The wheels on the bus go on your phone

A school bus winds down a long country road for the first day of classes in Northern Minnesota on Sept. 2, 2014. (Aaron J. Brown)

The school bus winds down our long country road for the first day of classes in Northern Minnesota on Sept. 2, 2014. (Aaron J. Brown)

Aaron J. Brown

Aaron J. Brown is an Iron Range blogger, author, radio producer and columnist for the Hibbing Daily Tribune.

Each morning, out on the dirt road by our house deep in the Northern Minnesota wilds, I wait for the bus with my elementary school-aged boys. It’s a special time for reflection, conversation and encouragement. We build the special bond between father and sons. I wouldn’t trade those first five minutes of the day for anything.

But after five minutes, if the bus hasn’t come, I’d happily sell all of my children to gypsies. Did I say sell? I meant give. Please, I’ll pay you, gypsy. I’ll. Pay. YOU!

Despite having each stood a comfortable distance from one another for several minutes, one boy will suddenly decide that his brother would make a pretty good fire pole. That signals the third brother, the one who was happily looking at birds just moments ago, to scream like a muskrat caught in a trap. Not because he’s hurt. Not because he’s upset. Because that is a sound that he feels would be appropriate for the situation.

We could just let this play out, a la Mutual of Omaha’s “Wild Kingdom,” but we’ve learned that it’s best when I’m there because in the past they’ve attracted the attention of neighbors. This is significant, because we cannot see any of our neighbors houses from where we live. In fact, some of the nearest houses to us are in a different school district. Our boys are much louder than the distant axe swings that drove Charles Ingalls from Wisconsin to the Little House on the Prairie, and frankly we don’t know what to tell people when they call.

“A bear was chewing off their feet. But they’re OK now.”

I was a kid once, too, an older brother to be specific, and I lived in the country to boot. So their energy is familiar. But my bus stop was directly in front of the kitchen window where mom could watch my sisters and I from afar. Besides, that was a different time — a time for bean bag chairs in the back of GM Cutlass Cruiser station wagons and long, unexplained absences of children punctuated by meals.

So I stand out there with the boys— rain or snow, hot or cold. The bus rolls on its own time, however. We wait to see the lights peak over the hill up the road — a sign the bus will arrive in 90 seconds, a long stretch when you’re at the end of your rope. Until then, only the wind and distant highway noises offer any clues whatever.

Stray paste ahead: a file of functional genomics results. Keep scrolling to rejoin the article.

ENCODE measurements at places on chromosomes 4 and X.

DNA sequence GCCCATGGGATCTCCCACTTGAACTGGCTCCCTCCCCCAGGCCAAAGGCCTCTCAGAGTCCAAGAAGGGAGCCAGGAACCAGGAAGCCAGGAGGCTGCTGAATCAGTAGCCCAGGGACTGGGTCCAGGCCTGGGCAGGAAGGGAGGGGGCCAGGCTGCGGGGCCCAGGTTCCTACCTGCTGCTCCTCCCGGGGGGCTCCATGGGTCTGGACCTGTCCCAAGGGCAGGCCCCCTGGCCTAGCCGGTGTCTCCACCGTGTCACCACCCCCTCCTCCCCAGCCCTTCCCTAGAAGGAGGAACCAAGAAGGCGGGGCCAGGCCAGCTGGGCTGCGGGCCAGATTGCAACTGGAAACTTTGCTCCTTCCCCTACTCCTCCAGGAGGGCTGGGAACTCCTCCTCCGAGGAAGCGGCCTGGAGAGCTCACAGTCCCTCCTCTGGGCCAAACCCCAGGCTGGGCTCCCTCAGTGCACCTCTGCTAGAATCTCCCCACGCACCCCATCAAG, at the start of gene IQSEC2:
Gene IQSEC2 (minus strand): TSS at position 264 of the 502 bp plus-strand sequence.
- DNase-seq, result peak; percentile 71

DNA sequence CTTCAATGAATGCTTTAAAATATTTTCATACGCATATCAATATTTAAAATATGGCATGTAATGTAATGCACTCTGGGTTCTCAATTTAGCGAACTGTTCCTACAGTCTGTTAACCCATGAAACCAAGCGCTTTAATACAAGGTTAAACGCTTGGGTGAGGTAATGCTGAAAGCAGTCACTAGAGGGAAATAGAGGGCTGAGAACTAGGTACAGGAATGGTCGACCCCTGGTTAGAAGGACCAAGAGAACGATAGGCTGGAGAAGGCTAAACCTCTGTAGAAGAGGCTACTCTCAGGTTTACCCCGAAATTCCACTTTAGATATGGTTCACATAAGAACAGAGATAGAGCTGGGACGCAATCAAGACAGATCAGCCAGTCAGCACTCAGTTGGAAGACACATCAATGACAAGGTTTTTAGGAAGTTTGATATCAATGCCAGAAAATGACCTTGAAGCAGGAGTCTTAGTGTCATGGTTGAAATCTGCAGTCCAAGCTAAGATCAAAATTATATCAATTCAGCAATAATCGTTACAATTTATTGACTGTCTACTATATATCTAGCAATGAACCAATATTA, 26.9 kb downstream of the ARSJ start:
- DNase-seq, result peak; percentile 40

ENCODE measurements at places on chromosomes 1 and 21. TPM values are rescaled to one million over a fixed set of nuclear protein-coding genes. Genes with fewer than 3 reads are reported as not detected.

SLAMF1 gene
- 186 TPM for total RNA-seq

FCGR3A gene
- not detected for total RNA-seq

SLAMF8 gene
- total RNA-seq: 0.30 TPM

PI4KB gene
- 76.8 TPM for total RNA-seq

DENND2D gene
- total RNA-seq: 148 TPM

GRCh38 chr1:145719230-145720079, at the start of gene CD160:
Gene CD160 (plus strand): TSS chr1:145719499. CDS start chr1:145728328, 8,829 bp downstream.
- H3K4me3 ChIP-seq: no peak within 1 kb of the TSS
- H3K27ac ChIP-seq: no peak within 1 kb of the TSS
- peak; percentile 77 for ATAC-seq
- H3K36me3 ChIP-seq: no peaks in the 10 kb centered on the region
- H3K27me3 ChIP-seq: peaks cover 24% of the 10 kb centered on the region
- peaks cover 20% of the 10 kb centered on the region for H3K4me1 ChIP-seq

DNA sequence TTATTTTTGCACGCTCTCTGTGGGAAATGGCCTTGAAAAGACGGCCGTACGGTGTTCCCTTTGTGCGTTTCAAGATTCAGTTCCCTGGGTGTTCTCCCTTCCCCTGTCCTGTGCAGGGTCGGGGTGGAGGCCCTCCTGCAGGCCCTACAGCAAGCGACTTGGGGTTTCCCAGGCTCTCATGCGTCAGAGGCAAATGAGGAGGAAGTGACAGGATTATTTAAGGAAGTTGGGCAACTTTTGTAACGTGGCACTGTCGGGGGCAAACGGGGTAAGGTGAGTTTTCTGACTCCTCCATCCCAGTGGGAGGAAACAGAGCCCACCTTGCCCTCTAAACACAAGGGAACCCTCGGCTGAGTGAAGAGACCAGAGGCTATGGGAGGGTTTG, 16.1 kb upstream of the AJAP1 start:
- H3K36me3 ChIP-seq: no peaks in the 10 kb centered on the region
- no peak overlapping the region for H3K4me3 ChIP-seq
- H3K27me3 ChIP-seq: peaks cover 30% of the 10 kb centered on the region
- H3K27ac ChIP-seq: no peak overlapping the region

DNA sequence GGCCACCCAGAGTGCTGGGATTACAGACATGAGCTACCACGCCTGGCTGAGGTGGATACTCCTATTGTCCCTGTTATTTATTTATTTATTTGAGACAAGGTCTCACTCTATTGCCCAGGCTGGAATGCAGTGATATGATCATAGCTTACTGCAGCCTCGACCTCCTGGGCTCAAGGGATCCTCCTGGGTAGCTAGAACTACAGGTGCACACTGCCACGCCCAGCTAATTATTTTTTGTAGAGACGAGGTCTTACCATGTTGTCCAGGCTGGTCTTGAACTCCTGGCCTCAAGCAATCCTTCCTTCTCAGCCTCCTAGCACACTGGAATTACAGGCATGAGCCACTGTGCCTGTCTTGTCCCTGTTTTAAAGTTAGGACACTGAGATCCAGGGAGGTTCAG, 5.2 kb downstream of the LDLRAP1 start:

That’s why a Feb. 26 Beth Hawkins piece in MinnPost caught my eye, detailing the Robbinsdale School District in the Twin Cities and their plan to help parents in just my situation. The school district there is supporting a smartphone application that would allow parents to see exactly where their child’s bus is on a GPS-based map, and estimate how long it will take for the bus to arrive at your stop.

In other words, those cold mornings could be spent in the house until the exact right moment to go out. Sometimes the bus is stuck in the mud in some far-off corner of the countryside come April. The app would let you focus on making dinner instead of standing in your own nearby sea of mud waiting for your kids to show up. In short, it could be a life-changing miracle.

Of course, kids can still fight inside the house. We’ve got some field notes that support that fact. And there is no app that make winter boots go on quickly while we’re running late. The underlying truth remains that kids are kids, no matter where their bus might be.

Perhaps there are some things technology just can’t cure. Perhaps someday the boys and I will look back on these days and laugh. Perhaps they will have boys someday and I will laugh much, much louder than them.

Aaron J. Brown is an author and college instructor from northern Minnesota’s Iron Range. He writes the blog and hosts the Great Northern Radio Show on Northern Community Radio. This post first appeared in the Sunday, March 15, 2015 edition of the Hibbing Daily Tribune.



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